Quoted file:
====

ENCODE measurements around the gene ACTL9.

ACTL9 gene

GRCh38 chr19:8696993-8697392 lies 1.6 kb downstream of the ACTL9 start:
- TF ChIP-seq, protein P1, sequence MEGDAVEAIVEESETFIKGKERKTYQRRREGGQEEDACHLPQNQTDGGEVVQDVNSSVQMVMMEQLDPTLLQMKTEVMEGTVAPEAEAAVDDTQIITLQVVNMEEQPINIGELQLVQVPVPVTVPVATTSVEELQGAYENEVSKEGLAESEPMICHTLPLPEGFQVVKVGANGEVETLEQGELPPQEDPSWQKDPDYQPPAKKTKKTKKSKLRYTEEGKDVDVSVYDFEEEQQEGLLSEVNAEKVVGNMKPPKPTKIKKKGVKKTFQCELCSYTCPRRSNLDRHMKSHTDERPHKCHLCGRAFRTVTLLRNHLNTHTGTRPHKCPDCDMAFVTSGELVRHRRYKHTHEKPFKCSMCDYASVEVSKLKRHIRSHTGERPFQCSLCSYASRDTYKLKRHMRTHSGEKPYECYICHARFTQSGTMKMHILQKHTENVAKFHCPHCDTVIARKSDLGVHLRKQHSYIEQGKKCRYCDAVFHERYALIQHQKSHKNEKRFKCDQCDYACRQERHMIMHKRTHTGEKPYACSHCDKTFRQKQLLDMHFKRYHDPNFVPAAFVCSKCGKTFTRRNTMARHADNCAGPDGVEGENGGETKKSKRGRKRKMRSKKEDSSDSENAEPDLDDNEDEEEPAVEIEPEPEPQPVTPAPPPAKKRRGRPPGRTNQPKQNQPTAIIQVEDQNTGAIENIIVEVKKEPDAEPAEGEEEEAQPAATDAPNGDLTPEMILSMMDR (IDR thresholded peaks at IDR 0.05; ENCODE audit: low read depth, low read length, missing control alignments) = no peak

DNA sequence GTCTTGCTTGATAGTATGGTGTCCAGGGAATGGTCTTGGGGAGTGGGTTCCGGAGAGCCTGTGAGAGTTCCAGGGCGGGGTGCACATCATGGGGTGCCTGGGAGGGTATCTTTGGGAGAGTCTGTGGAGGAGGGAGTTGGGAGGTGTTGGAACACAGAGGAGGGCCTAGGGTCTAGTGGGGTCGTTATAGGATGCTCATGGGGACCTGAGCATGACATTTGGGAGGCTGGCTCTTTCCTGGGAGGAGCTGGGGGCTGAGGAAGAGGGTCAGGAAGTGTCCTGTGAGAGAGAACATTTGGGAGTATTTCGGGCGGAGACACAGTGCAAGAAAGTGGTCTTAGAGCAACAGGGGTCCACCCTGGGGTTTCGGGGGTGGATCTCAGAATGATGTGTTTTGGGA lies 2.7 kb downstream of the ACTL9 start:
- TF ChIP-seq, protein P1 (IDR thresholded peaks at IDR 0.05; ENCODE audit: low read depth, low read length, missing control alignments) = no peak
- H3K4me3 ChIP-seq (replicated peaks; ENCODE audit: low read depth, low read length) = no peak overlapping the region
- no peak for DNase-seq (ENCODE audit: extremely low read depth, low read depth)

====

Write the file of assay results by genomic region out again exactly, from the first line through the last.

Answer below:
ENCODE measurements around the gene ACTL9.

ACTL9 gene

GRCh38 chr19:8696993-8697392 lies 1.6 kb downstream of the ACTL9 start:
- TF ChIP-seq, protein P1, sequence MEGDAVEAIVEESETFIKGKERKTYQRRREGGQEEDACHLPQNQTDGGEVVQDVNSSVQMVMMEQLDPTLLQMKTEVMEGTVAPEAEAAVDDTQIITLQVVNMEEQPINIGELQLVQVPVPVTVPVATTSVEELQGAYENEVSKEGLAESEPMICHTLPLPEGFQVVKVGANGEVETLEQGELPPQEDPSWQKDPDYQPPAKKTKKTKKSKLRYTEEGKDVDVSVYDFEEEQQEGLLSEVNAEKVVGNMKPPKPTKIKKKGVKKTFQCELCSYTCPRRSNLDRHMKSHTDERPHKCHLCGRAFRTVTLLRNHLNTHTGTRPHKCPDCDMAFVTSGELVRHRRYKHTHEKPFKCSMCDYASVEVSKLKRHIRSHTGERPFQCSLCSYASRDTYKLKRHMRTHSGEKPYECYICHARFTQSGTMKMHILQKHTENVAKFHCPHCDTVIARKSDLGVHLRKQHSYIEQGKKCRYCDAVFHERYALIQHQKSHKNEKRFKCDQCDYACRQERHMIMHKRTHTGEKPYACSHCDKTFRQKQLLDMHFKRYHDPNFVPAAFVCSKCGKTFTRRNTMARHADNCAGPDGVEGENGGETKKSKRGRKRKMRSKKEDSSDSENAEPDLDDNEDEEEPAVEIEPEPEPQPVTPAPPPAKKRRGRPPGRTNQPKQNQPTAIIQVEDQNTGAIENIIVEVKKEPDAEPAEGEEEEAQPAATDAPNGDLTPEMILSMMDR (IDR thresholded peaks at IDR 0.05; ENCODE audit: low read depth, low read length, missing control alignments) = no peak

DNA sequence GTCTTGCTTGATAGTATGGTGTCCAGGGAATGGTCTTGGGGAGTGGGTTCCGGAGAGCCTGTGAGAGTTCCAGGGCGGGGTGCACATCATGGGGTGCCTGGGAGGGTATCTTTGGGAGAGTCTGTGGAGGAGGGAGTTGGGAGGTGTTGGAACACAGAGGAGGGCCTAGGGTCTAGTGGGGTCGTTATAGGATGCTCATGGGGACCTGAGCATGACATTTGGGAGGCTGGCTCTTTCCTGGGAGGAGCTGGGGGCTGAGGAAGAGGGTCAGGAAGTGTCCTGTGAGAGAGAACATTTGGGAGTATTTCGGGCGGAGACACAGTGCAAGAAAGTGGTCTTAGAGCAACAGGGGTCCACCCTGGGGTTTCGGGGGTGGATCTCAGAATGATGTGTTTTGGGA lies 2.7 kb downstream of the ACTL9 start:
- TF ChIP-seq, protein P1 (IDR thresholded peaks at IDR 0.05; ENCODE audit: low read depth, low read length, missing control alignments) = no peak
- H3K4me3 ChIP-seq (replicated peaks; ENCODE audit: low read depth, low read length) = no peak overlapping the region
- no peak for DNase-seq (ENCODE audit: extremely low read depth, low read depth)